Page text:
itinfraworld

Securing Your Data in the Digital Age

By Mitch Robinson, President and COO, TITUS

Mitch Robinson, President and COO, TITUS

As the world becomes increasingly digitized, enterprises need to act quickly and strategically or risk being left behind. However, knowing the need and acting on it are not the same thing.A recent report,  ‘Are Businesses Really Digitally Transforming or Living in Digital Denial?’ found that 33 percent of surveyed companies were developing plans for digital transformation but didn’t plan to execute those plans in the next 12 months.

“A culture of security is not an end in itself but a pathway to achieve and maintain other objectives, such as proper use of information”

However, 55 percent of enterprises understand they have a year or less to make digital inroads before suffering financially and competitively. During this transformation, enterprises need to ensure that they maintain their brand reputation and customer trust. A key strategy is to create a culture of security that supports the new way of sharing. A culture of security is not an end in itself but a pathway to achieve and maintain other objectives, such as proper use of information.

Data Takes Center Stage

Today, every business is a digital business. That makes data any business’s lifeblood,

and those who own and manage their data well will win. For example, organizations are leveraging the power of Big Data analysis to make their internal data work for them, leading to insights that create cost savings, efficiencies, new products and improved customer experiences. These insights create the differentiation that leads to greater market share and increased revenue.

However, the time to determine a sound data strategy is now. By the year 2020, about 1.7 megabytes of new information will be created every second for every human being on the planet. Organizations need to determine how they will handle all this data, which will be managed, stored and shared across platforms and around the globe.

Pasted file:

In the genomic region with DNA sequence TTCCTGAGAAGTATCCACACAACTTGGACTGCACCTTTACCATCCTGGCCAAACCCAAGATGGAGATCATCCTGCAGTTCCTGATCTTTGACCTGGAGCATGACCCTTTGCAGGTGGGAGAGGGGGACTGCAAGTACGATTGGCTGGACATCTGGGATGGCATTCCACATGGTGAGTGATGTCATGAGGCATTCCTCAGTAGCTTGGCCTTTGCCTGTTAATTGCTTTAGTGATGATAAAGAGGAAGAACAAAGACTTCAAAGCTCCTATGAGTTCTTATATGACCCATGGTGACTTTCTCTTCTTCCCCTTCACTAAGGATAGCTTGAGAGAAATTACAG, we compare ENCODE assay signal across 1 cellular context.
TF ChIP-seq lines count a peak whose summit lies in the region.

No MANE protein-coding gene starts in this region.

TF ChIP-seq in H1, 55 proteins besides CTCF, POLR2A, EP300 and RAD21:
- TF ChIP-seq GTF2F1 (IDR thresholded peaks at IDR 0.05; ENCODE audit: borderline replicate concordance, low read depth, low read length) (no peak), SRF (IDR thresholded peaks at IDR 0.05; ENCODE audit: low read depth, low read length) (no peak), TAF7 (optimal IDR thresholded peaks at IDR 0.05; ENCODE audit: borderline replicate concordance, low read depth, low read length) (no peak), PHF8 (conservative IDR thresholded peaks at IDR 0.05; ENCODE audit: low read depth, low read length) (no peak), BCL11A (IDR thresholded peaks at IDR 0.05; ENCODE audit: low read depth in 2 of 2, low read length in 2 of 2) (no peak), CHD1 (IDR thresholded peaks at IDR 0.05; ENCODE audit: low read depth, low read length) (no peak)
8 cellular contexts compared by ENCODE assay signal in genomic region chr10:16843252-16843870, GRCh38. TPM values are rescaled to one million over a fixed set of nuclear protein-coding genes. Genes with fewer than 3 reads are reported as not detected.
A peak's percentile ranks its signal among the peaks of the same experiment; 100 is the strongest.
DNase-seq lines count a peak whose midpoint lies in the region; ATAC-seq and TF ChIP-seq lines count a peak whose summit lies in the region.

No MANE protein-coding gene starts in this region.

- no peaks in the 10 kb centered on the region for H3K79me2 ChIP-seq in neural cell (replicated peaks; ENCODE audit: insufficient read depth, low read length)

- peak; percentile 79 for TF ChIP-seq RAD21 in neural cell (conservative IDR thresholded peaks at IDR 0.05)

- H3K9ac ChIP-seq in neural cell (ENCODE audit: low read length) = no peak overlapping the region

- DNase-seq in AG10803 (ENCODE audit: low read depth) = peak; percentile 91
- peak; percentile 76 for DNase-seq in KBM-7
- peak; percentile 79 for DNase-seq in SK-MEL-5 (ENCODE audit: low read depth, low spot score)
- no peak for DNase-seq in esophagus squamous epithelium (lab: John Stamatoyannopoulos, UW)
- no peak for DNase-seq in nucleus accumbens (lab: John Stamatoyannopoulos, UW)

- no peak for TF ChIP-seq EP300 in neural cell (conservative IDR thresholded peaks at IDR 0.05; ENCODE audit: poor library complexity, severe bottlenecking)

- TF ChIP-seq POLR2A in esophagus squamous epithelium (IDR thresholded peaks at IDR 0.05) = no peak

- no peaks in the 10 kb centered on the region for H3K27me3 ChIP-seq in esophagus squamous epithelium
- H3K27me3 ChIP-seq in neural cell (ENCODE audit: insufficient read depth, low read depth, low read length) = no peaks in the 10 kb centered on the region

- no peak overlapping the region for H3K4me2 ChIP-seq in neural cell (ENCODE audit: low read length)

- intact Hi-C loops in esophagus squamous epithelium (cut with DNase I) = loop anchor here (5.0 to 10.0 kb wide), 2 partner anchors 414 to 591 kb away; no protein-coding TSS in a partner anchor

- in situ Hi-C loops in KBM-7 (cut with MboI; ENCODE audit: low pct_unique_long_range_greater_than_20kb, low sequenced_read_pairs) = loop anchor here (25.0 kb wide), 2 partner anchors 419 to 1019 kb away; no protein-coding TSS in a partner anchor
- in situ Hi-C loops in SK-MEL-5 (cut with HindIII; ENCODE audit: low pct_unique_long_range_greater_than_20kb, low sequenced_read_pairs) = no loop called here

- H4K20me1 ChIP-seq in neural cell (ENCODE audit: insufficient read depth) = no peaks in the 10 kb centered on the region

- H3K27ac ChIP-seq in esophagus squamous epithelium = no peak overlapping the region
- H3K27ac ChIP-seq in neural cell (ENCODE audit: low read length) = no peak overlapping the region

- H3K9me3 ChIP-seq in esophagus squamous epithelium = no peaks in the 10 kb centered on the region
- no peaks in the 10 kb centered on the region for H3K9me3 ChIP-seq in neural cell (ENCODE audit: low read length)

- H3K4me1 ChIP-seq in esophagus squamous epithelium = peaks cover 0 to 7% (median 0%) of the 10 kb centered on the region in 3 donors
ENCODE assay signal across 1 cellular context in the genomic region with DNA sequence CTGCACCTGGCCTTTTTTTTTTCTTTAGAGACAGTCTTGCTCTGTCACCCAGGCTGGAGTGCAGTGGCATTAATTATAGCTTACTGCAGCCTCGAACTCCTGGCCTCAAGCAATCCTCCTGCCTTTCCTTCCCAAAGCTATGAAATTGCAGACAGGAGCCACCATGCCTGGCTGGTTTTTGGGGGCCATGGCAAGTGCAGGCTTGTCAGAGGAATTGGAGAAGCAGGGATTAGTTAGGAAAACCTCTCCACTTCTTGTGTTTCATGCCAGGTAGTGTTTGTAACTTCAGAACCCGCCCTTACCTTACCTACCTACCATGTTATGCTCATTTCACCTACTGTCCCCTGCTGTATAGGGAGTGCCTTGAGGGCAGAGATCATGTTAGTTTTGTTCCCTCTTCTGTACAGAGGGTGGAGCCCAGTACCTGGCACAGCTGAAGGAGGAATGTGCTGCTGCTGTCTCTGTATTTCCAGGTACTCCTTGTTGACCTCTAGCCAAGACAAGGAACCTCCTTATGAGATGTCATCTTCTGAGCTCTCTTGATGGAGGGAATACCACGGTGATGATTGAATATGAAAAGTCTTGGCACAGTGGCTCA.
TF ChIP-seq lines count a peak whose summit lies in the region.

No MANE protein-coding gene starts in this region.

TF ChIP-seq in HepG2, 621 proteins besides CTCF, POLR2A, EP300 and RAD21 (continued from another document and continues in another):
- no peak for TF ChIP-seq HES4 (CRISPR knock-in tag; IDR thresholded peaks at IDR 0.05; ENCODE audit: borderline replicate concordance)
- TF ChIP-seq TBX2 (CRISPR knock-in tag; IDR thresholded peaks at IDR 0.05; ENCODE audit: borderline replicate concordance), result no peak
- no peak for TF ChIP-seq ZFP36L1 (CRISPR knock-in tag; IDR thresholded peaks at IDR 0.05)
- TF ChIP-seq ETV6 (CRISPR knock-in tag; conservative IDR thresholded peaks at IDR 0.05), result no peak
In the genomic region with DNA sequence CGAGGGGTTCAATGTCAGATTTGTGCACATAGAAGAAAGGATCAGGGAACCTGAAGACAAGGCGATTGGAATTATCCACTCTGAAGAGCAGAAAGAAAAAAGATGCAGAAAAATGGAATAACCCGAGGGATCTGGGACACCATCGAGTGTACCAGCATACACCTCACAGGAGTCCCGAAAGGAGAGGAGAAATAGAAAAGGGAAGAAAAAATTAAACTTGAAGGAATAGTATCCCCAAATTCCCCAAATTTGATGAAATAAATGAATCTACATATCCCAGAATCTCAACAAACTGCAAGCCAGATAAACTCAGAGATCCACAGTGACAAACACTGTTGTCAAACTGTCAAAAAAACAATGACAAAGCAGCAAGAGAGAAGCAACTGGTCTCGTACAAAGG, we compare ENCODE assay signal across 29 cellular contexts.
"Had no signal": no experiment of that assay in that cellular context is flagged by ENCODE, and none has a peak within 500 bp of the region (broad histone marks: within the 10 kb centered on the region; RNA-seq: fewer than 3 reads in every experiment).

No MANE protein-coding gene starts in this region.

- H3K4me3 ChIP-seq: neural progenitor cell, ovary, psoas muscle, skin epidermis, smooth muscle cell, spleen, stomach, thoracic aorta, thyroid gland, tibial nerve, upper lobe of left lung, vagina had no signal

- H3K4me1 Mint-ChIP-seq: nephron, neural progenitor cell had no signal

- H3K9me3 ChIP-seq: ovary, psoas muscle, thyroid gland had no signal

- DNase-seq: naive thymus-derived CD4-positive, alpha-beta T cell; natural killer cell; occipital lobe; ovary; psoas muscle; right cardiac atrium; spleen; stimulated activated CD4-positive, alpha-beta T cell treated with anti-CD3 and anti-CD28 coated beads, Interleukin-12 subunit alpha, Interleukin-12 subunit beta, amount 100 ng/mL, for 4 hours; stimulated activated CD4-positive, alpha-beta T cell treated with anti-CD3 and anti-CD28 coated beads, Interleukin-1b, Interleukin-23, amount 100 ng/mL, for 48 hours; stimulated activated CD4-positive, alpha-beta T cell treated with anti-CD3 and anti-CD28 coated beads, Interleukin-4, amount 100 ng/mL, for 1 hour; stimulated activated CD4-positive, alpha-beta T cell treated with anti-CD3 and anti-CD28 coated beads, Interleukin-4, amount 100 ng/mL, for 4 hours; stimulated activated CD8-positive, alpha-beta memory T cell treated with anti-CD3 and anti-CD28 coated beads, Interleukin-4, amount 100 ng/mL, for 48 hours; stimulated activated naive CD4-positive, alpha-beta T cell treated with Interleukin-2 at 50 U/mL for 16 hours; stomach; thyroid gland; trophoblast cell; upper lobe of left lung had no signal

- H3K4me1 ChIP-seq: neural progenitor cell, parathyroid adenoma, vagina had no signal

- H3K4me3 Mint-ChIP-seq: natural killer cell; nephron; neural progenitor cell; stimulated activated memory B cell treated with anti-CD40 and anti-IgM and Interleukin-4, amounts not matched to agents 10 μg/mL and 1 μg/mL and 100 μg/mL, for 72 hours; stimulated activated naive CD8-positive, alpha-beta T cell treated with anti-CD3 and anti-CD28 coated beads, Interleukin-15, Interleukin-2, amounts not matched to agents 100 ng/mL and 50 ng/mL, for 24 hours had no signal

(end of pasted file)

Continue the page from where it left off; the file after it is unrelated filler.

The data-driven world is also a mobile world in which distributed teams need tools to share and collaborate. Employees now use Dropbox, Slack and similar applications to share information–and sometimes, that information is sensitive in nature. With more people accessing and storing files in a multitude of network and cloud repositories, an organization’s sensitive data could be anywhere. Collaboration among employees, partners and customers is key, but there must be a balance between information sharing and information protection.

The Danger Within

The September 2016 Netskope Cloud Report found that enterprises, on average, have 977 cloud apps in use. This creates a huge threat landscape; 43.7 percent of malware found in enterprises cloud apps has delivered ransomware, and 55.9 percent of malware-infected files found in cloud apps are shared publicly. As the digital universe expands, so do its attack vectors.

Threats from the hacking of IoT devices and cloud apps continue to evolve, and malicious insiders certainly add to the security burden, but a much more typical threat source is unintentional human error caused by uninformed employees. They pose a particular danger because they have legitimate access. This leads to common data breach accidents such as including sensitive data in an email or attachment, accessing data from unsecure public sources or inappropriate sharing of information to personal email and devices.